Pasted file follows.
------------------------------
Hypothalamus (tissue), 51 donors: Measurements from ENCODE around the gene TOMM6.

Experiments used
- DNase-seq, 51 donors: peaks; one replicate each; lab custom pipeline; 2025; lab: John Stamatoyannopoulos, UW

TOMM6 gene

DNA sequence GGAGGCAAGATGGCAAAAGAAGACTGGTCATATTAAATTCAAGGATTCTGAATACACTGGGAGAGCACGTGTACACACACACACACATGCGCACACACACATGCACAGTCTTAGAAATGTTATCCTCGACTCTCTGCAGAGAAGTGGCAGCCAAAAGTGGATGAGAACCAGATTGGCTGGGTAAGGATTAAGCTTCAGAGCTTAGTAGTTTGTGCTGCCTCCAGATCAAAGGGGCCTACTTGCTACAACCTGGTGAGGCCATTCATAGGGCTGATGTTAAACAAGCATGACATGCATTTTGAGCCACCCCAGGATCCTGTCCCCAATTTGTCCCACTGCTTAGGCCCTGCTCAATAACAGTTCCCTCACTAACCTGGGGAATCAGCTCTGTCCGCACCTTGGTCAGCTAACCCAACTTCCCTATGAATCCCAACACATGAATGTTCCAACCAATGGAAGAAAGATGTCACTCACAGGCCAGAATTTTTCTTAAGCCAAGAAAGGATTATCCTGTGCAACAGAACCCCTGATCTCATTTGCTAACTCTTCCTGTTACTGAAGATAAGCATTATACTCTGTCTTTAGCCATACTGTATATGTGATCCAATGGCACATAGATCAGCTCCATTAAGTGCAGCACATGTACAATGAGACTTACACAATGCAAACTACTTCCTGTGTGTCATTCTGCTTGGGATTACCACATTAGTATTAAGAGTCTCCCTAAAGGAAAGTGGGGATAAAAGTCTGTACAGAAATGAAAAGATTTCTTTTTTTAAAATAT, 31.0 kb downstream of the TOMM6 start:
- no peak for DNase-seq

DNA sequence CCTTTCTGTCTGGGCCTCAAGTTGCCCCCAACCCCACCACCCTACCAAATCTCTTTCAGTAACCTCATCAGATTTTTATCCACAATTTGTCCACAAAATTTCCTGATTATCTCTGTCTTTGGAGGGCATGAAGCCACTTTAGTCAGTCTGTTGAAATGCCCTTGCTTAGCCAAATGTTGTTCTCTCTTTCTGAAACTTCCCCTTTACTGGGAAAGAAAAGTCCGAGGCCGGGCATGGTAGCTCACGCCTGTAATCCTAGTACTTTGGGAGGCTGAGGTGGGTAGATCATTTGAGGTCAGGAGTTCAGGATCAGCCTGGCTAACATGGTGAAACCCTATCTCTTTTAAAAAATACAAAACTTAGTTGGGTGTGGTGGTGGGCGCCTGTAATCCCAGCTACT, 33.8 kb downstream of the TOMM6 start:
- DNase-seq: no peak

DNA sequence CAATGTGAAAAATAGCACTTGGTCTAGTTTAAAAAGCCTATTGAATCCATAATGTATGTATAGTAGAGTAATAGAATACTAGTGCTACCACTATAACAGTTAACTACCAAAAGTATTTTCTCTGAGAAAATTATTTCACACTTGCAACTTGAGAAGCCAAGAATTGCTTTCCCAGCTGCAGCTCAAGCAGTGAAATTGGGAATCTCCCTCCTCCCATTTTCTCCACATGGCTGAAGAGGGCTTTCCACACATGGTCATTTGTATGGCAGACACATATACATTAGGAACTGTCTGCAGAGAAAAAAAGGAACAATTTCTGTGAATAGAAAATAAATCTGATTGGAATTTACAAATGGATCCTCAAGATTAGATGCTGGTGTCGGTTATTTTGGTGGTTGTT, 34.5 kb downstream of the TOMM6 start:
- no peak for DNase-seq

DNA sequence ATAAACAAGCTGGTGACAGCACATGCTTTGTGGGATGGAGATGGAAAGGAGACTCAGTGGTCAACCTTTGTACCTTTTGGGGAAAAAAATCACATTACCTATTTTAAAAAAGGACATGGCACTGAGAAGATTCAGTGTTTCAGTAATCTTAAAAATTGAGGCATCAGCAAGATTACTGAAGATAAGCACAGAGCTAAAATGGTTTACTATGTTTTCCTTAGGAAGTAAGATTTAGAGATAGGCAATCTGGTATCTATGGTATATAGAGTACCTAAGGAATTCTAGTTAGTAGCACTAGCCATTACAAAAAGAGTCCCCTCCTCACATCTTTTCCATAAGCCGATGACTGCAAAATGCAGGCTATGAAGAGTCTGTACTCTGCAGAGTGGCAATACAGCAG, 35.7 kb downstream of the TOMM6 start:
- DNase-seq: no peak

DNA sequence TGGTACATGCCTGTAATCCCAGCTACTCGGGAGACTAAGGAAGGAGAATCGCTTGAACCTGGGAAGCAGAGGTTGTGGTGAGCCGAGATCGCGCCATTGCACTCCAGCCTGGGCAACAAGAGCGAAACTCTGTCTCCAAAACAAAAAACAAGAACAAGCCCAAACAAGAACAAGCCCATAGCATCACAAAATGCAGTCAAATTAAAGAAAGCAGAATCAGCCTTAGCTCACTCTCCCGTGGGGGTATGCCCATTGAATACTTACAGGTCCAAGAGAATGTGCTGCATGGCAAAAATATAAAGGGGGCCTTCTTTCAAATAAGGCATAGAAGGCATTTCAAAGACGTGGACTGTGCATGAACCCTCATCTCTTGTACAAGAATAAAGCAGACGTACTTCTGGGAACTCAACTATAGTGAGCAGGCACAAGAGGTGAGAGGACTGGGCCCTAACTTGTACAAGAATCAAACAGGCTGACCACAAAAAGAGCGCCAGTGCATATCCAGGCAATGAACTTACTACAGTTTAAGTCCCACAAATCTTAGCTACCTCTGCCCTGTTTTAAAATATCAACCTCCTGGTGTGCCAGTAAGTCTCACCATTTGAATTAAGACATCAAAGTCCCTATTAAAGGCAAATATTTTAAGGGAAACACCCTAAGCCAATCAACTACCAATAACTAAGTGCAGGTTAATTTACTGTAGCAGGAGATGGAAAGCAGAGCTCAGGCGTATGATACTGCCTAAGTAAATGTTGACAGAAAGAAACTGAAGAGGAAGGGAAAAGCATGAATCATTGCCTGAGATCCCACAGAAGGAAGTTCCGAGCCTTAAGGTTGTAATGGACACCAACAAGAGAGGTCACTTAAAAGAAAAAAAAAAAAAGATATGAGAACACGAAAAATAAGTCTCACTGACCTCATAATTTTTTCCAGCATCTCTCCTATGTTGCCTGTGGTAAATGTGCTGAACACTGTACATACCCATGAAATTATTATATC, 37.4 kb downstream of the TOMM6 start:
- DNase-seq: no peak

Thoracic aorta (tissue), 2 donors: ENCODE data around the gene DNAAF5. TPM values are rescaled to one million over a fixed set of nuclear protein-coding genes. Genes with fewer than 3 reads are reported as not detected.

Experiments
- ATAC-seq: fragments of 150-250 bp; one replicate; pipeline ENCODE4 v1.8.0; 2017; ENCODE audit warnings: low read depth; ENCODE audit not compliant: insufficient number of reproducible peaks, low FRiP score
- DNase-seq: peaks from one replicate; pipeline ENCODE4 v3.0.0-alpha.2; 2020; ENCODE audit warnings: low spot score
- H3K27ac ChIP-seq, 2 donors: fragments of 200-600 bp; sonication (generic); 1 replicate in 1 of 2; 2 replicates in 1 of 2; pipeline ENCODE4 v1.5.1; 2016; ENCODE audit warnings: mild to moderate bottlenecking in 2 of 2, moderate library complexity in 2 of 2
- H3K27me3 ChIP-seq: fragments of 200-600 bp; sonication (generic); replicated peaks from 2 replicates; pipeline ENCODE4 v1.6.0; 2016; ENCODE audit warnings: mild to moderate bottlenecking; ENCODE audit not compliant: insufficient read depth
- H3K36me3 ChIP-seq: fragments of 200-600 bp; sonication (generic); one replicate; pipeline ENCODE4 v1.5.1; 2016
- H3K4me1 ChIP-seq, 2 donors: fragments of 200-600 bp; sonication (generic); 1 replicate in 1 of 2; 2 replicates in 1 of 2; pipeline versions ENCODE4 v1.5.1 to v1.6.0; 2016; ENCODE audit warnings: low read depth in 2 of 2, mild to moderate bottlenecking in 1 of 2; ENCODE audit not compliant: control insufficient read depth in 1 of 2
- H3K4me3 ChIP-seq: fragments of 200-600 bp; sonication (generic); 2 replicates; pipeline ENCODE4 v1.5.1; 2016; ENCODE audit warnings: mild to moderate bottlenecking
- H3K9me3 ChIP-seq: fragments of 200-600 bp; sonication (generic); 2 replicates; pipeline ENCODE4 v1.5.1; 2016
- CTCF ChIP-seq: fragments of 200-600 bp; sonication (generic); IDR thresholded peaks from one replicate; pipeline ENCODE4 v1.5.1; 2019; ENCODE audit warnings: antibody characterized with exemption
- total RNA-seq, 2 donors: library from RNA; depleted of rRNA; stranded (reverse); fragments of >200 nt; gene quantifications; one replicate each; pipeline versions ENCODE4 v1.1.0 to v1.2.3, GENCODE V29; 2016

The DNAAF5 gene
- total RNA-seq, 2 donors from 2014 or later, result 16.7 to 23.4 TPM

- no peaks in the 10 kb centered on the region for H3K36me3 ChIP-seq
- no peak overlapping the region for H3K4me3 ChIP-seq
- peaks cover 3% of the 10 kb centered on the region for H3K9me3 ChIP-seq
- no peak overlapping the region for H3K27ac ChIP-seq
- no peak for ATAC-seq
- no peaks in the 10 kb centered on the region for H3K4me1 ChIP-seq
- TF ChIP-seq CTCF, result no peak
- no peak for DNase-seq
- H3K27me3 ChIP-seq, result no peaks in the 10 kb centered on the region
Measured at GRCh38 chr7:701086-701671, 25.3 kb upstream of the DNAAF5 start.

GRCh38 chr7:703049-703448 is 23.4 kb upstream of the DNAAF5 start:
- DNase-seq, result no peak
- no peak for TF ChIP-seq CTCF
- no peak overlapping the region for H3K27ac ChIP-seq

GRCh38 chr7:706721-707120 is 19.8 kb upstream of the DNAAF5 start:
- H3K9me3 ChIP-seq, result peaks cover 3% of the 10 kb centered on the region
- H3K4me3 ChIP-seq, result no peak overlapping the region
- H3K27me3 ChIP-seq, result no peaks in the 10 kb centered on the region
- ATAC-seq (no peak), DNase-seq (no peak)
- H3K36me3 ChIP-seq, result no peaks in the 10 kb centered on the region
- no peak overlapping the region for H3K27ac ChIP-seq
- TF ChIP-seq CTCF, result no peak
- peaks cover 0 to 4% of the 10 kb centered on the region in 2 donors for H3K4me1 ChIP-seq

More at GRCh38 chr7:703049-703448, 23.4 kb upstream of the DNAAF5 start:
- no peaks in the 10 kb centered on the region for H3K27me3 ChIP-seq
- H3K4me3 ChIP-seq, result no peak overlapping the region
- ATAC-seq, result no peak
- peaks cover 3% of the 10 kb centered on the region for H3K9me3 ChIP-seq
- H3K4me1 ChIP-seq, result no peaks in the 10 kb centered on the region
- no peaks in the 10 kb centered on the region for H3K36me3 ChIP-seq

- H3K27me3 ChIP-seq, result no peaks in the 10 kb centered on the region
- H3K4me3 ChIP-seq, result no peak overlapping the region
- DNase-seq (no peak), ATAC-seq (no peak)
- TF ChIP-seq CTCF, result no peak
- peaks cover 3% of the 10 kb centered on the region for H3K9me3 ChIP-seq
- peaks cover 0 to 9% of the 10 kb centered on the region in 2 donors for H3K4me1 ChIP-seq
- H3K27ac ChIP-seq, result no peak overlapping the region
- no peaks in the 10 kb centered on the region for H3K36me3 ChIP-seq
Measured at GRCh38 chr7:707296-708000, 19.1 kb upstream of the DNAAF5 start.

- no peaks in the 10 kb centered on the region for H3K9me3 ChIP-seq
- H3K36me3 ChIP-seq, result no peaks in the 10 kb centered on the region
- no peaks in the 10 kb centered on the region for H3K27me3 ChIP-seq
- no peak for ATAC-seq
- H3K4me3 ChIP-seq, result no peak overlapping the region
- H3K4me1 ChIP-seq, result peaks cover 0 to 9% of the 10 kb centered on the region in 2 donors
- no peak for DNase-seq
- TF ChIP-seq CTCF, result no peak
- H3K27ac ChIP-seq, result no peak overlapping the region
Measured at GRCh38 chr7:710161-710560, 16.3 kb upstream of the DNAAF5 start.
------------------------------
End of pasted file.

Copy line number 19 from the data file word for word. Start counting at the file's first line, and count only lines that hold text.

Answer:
- H3K27ac ChIP-seq, 2 donors: fragments of 200-600 bp; sonication (generic); 1 replicate in 1 of 2; 2 replicates in 1 of 2; pipeline ENCODE4 v1.5.1; 2016; ENCODE audit warnings: mild to moderate bottlenecking in 2 of 2, moderate library complexity in 2 of 2